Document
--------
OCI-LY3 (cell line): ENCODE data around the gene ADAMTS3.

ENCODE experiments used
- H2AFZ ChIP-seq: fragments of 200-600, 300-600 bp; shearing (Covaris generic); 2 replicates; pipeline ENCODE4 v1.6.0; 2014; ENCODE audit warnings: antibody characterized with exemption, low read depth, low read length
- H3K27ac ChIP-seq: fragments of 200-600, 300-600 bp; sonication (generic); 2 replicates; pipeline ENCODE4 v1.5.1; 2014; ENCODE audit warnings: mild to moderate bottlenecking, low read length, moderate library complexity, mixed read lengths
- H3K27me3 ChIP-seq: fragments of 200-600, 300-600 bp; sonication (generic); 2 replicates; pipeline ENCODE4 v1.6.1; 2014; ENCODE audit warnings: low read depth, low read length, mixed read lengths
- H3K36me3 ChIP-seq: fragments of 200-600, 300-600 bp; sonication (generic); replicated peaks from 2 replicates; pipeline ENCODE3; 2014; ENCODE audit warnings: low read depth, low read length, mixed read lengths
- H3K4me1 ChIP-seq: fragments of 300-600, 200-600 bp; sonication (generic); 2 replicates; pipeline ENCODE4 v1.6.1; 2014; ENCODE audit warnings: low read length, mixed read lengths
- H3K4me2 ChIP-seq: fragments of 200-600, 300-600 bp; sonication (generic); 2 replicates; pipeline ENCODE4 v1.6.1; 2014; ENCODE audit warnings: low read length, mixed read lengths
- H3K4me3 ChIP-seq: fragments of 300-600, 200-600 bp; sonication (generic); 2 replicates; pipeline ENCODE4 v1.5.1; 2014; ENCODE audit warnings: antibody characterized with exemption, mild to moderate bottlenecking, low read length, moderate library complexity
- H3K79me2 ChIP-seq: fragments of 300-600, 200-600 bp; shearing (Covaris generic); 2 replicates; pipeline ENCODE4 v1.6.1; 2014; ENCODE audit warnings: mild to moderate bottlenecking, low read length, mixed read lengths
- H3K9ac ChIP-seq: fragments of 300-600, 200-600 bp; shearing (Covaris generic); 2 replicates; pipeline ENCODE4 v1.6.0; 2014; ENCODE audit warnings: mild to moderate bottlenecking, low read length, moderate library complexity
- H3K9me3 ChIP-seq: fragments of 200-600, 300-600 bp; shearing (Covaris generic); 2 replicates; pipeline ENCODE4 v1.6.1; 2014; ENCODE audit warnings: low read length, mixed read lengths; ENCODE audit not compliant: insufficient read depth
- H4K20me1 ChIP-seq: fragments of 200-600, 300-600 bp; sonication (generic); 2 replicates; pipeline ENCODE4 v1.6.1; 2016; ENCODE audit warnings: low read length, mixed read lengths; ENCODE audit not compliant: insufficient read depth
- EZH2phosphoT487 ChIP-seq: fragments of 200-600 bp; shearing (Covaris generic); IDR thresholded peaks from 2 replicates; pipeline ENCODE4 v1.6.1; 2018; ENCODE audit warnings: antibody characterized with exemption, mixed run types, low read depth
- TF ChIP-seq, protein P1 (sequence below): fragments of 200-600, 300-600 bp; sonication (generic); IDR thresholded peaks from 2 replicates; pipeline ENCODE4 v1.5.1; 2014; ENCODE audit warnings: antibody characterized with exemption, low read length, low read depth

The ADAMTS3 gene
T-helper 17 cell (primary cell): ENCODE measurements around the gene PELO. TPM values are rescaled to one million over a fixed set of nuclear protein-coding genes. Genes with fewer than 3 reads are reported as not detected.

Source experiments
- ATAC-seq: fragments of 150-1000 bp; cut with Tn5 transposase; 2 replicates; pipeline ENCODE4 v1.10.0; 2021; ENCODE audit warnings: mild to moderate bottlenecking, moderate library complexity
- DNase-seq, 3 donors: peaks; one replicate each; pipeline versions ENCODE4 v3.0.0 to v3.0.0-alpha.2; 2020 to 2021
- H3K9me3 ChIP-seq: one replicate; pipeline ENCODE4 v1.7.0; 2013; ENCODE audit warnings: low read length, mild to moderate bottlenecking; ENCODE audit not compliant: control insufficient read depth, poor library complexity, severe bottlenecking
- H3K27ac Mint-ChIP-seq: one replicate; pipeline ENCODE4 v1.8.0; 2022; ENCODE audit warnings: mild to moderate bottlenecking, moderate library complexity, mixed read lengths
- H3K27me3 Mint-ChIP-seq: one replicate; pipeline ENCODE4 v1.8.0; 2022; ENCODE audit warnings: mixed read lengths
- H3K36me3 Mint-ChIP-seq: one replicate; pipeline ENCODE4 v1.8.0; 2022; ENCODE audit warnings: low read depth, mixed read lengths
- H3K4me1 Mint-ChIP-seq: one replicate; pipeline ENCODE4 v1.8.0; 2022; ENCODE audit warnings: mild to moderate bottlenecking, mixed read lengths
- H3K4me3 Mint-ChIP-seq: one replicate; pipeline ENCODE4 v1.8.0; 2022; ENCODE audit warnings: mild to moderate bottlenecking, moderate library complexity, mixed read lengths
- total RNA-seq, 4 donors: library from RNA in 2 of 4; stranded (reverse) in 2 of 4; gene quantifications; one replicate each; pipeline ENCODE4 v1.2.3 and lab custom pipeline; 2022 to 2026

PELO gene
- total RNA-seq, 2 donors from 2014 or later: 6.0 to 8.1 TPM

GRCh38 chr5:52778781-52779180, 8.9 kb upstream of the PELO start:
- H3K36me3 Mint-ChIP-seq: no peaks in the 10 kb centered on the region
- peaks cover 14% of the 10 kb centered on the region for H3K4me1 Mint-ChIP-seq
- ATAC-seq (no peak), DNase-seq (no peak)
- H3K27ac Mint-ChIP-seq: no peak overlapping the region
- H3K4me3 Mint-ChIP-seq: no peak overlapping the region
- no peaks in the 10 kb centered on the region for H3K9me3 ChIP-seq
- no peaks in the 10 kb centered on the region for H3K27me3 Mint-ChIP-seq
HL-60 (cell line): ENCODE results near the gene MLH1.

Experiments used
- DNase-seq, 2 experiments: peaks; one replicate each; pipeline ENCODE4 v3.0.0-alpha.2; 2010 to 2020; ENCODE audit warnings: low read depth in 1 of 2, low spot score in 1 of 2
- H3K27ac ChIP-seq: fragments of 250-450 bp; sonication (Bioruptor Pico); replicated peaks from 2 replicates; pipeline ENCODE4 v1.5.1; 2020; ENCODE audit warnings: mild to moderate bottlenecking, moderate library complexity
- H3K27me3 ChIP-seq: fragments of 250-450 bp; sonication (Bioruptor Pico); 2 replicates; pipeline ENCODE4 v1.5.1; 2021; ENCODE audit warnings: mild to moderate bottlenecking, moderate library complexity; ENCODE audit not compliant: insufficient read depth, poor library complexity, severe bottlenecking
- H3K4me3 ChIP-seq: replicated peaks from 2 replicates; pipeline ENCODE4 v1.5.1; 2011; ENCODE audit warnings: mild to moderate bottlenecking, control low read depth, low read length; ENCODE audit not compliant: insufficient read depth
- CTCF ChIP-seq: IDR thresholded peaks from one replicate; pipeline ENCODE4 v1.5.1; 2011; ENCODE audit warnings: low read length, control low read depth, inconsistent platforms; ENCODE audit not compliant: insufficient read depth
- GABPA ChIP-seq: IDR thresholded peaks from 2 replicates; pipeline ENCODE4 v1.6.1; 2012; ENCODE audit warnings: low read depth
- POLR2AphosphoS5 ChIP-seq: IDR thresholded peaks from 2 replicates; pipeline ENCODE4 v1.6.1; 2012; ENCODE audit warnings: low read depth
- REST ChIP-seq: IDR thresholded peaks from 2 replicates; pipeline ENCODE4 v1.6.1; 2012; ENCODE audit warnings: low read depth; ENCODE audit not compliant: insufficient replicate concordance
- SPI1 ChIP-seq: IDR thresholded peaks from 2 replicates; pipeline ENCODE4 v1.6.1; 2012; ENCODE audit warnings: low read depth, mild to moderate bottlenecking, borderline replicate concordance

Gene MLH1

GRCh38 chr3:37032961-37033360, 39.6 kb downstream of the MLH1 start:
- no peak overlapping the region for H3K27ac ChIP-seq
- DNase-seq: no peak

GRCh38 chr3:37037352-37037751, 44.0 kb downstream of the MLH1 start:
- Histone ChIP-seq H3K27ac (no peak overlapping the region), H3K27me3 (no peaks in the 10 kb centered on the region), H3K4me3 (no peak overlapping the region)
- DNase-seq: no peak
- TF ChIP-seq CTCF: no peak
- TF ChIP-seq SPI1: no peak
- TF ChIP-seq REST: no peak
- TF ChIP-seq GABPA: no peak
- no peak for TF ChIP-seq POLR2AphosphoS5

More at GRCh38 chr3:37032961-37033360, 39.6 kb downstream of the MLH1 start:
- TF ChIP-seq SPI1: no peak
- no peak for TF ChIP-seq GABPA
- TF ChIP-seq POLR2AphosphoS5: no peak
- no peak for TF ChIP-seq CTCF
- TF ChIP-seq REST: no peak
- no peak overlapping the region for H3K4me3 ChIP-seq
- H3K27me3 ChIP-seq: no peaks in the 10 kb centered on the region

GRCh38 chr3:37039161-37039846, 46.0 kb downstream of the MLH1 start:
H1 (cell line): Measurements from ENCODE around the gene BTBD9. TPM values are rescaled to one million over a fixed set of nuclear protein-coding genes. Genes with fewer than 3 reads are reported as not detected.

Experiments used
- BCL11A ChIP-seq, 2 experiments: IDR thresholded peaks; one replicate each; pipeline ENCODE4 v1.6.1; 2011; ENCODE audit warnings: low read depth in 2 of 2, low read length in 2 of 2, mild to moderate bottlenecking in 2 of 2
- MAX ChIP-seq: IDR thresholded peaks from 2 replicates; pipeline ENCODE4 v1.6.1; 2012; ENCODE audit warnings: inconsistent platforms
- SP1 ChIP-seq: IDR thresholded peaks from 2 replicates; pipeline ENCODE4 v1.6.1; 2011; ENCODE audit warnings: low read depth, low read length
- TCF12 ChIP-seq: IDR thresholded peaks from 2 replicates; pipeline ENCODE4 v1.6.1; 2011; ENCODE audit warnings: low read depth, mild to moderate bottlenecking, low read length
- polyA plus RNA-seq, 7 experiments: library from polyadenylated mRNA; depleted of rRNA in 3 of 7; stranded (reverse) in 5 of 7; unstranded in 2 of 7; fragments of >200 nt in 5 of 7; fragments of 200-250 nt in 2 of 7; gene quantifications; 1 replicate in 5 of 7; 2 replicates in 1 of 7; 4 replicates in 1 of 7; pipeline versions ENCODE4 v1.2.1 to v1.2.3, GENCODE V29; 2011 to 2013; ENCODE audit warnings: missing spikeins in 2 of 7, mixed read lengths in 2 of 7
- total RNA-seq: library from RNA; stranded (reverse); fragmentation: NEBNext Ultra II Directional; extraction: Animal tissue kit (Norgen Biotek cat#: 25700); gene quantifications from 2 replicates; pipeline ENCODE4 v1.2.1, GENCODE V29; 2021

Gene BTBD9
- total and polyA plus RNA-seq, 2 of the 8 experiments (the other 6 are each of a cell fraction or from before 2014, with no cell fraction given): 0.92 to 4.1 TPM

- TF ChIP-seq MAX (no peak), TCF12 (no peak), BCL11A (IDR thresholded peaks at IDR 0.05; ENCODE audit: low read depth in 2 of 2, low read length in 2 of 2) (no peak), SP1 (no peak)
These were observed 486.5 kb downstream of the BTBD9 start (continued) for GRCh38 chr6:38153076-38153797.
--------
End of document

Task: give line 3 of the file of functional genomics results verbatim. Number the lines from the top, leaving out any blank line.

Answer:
- H2AFZ ChIP-seq: fragments of 200-600, 300-600 bp; shearing (Covaris generic); 2 replicates; pipeline ENCODE4 v1.6.0; 2014; ENCODE audit warnings: antibody characterized with exemption, low read depth, low read length